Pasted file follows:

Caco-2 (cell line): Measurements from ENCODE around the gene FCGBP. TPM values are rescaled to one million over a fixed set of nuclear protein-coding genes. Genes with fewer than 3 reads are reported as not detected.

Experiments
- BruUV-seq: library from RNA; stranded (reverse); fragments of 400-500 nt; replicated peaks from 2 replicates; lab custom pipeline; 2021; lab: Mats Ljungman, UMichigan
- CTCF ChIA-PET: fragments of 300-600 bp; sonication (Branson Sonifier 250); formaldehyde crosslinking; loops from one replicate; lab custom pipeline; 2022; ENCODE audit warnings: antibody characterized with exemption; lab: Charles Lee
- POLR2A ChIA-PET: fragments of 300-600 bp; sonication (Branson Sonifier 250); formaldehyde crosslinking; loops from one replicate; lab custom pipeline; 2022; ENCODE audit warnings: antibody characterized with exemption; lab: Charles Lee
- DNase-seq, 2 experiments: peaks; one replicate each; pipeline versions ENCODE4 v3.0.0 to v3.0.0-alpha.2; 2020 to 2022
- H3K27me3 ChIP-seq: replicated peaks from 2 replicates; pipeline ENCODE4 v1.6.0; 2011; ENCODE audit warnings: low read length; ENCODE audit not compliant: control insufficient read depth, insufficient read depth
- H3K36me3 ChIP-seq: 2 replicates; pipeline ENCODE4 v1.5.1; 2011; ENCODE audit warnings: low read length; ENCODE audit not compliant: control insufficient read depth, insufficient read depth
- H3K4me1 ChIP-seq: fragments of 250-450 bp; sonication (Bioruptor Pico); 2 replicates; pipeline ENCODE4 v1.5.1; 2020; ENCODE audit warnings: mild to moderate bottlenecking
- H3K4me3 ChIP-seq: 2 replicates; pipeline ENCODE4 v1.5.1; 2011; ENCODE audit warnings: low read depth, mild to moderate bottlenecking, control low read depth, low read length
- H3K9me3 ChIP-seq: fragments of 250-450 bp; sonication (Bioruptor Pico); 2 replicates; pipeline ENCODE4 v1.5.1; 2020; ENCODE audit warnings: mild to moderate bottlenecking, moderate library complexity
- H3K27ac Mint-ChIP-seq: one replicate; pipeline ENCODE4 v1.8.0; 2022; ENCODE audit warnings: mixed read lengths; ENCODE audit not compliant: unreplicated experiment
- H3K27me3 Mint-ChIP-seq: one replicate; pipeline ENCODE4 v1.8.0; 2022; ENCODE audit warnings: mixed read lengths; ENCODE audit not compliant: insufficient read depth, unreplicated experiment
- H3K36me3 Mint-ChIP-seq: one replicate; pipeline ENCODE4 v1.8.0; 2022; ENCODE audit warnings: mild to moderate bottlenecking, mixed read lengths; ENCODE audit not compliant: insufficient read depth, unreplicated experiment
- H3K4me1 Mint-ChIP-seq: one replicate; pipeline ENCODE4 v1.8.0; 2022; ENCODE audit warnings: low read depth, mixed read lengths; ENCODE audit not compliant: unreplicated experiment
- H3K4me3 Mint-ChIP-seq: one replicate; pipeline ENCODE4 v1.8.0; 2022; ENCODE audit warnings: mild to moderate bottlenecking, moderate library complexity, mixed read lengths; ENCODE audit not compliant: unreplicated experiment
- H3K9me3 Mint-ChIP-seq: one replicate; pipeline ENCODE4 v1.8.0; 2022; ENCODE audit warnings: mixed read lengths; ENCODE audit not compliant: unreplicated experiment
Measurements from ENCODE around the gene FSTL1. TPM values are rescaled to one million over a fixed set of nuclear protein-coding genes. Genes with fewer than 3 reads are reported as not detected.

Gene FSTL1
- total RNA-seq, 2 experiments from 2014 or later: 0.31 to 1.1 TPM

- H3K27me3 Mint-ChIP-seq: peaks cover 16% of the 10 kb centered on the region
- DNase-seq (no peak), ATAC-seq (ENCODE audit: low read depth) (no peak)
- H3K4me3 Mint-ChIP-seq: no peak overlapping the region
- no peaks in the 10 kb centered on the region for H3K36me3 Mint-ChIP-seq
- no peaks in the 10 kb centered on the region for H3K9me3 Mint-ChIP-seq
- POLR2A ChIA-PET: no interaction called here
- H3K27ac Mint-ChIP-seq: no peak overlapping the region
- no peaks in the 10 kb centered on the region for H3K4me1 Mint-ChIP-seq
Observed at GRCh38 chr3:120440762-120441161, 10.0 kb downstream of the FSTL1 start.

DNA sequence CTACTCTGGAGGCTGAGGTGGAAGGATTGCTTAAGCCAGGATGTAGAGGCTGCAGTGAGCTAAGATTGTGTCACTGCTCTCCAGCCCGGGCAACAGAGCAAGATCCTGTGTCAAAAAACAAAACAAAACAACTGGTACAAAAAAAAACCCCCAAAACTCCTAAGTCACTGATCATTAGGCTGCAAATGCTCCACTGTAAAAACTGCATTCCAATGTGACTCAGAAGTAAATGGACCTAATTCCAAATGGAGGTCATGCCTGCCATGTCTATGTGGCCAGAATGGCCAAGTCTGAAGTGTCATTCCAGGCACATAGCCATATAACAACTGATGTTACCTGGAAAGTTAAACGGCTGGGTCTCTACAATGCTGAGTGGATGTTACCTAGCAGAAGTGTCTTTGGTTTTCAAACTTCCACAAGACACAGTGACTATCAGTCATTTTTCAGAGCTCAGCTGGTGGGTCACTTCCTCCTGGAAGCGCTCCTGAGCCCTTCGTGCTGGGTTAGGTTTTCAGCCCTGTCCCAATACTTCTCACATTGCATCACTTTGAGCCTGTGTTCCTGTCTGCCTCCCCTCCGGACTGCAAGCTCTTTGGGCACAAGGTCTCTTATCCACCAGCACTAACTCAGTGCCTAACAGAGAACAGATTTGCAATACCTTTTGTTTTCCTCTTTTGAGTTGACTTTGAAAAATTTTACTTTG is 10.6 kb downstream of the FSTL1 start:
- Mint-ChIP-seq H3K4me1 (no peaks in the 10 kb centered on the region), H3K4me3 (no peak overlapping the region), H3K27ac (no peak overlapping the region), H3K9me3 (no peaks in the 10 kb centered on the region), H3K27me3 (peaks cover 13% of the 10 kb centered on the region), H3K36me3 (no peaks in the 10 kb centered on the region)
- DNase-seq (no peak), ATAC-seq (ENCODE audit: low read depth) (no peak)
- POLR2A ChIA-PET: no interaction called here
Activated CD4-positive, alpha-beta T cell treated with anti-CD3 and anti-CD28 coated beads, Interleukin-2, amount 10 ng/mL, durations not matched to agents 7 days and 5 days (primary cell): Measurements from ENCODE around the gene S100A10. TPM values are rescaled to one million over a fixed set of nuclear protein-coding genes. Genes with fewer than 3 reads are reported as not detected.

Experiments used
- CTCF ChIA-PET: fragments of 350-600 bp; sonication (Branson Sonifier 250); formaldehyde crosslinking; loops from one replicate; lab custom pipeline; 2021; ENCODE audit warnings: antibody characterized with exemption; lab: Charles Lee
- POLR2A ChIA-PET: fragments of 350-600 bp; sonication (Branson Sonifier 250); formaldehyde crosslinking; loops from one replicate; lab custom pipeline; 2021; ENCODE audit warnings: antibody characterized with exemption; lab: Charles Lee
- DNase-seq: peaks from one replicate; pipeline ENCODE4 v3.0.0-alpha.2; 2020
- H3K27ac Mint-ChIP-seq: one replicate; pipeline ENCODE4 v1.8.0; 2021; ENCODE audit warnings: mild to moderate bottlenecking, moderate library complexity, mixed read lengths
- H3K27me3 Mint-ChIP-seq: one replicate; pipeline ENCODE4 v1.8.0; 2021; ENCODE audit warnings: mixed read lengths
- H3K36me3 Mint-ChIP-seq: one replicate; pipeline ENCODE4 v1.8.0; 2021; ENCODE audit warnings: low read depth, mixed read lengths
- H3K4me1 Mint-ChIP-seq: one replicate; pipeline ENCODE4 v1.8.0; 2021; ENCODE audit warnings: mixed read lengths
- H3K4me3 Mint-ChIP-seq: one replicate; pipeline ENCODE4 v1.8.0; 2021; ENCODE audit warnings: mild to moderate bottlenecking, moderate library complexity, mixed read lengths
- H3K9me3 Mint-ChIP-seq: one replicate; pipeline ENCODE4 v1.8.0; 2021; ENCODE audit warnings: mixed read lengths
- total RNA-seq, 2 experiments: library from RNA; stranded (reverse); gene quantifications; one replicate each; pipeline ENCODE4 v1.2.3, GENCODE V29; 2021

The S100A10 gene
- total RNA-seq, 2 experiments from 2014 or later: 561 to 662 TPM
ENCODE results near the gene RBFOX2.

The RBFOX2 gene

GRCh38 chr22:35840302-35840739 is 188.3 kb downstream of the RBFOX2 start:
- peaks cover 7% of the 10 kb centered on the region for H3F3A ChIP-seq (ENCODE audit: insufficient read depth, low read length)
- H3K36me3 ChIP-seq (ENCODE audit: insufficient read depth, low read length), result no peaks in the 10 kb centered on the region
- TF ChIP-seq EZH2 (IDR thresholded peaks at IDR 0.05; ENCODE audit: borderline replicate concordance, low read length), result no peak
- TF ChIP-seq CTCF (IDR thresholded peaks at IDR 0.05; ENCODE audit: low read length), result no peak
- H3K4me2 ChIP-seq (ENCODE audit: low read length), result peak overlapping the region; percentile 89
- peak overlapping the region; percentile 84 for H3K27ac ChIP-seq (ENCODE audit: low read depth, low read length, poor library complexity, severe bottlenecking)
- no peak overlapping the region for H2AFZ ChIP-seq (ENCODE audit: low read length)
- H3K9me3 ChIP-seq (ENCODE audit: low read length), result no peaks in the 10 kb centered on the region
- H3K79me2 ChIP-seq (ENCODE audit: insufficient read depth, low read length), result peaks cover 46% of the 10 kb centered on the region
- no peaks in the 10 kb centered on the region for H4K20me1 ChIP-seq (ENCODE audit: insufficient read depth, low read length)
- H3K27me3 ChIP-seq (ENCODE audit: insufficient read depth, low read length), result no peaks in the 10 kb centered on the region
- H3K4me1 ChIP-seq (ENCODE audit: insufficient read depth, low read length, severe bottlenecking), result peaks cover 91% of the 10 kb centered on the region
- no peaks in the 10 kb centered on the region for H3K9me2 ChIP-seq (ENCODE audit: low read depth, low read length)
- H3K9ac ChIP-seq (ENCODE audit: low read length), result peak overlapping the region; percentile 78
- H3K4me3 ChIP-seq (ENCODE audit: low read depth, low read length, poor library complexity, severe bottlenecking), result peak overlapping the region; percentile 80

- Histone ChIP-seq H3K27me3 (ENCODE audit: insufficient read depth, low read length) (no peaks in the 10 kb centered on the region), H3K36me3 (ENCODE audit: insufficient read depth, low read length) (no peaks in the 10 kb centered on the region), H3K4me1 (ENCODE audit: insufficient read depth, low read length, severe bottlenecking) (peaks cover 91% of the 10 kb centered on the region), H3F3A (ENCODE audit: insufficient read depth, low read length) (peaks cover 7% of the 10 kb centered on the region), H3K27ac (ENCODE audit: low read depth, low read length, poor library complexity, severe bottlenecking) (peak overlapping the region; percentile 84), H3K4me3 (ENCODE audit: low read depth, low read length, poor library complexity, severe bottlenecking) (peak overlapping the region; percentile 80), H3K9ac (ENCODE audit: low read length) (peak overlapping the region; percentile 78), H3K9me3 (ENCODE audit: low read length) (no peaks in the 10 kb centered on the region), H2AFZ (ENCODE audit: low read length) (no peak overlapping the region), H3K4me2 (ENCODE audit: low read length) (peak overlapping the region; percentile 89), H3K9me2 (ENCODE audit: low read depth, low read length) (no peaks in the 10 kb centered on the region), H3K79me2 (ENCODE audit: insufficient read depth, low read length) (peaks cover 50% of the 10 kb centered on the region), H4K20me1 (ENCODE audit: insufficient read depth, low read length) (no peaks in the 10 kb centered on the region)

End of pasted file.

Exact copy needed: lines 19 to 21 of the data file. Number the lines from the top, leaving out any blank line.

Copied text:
Gene FSTL1
- total RNA-seq, 2 experiments from 2014 or later: 0.31 to 1.1 TPM

- H3K27me3 Mint-ChIP-seq: peaks cover 16% of the 10 kb centered on the region